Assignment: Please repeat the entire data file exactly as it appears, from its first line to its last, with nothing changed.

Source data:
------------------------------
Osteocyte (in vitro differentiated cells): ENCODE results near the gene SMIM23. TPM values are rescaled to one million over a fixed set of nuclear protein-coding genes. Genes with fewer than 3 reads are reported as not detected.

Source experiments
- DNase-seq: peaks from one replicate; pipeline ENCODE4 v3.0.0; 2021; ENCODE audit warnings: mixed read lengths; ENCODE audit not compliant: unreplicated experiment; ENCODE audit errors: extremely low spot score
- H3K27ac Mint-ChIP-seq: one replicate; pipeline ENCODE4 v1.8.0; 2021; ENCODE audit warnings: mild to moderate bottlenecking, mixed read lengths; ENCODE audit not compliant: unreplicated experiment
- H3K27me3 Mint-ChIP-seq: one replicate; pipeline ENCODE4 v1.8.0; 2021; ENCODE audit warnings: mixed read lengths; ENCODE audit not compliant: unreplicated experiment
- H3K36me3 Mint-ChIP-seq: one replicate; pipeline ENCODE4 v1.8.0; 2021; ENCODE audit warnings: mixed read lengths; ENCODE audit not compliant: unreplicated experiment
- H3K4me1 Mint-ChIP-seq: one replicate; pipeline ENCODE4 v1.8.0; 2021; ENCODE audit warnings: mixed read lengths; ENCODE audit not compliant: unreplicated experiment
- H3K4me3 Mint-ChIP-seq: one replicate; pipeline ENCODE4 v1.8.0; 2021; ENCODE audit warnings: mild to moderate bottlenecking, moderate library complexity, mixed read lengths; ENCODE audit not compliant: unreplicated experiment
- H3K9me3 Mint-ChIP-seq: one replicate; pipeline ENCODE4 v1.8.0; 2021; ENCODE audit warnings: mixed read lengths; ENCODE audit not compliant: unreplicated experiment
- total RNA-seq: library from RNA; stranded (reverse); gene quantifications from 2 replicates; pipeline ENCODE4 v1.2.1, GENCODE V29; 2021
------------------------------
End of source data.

Osteocyte (in vitro differentiated cells): ENCODE results near the gene SMIM23. TPM values are rescaled to one million over a fixed set of nuclear protein-coding genes. Genes with fewer than 3 reads are reported as not detected.

Source experiments
- DNase-seq: peaks from one replicate; pipeline ENCODE4 v3.0.0; 2021; ENCODE audit warnings: mixed read lengths; ENCODE audit not compliant: unreplicated experiment; ENCODE audit errors: extremely low spot score
- H3K27ac Mint-ChIP-seq: one replicate; pipeline ENCODE4 v1.8.0; 2021; ENCODE audit warnings: mild to moderate bottlenecking, mixed read lengths; ENCODE audit not compliant: unreplicated experiment
- H3K27me3 Mint-ChIP-seq: one replicate; pipeline ENCODE4 v1.8.0; 2021; ENCODE audit warnings: mixed read lengths; ENCODE audit not compliant: unreplicated experiment
- H3K36me3 Mint-ChIP-seq: one replicate; pipeline ENCODE4 v1.8.0; 2021; ENCODE audit warnings: mixed read lengths; ENCODE audit not compliant: unreplicated experiment
- H3K4me1 Mint-ChIP-seq: one replicate; pipeline ENCODE4 v1.8.0; 2021; ENCODE audit warnings: mixed read lengths; ENCODE audit not compliant: unreplicated experiment
- H3K4me3 Mint-ChIP-seq: one replicate; pipeline ENCODE4 v1.8.0; 2021; ENCODE audit warnings: mild to moderate bottlenecking, moderate library complexity, mixed read lengths; ENCODE audit not compliant: unreplicated experiment
- H3K9me3 Mint-ChIP-seq: one replicate; pipeline ENCODE4 v1.8.0; 2021; ENCODE audit warnings: mixed read lengths; ENCODE audit not compliant: unreplicated experiment
- total RNA-seq: library from RNA; stranded (reverse); gene quantifications from 2 replicates; pipeline ENCODE4 v1.2.1, GENCODE V29; 2021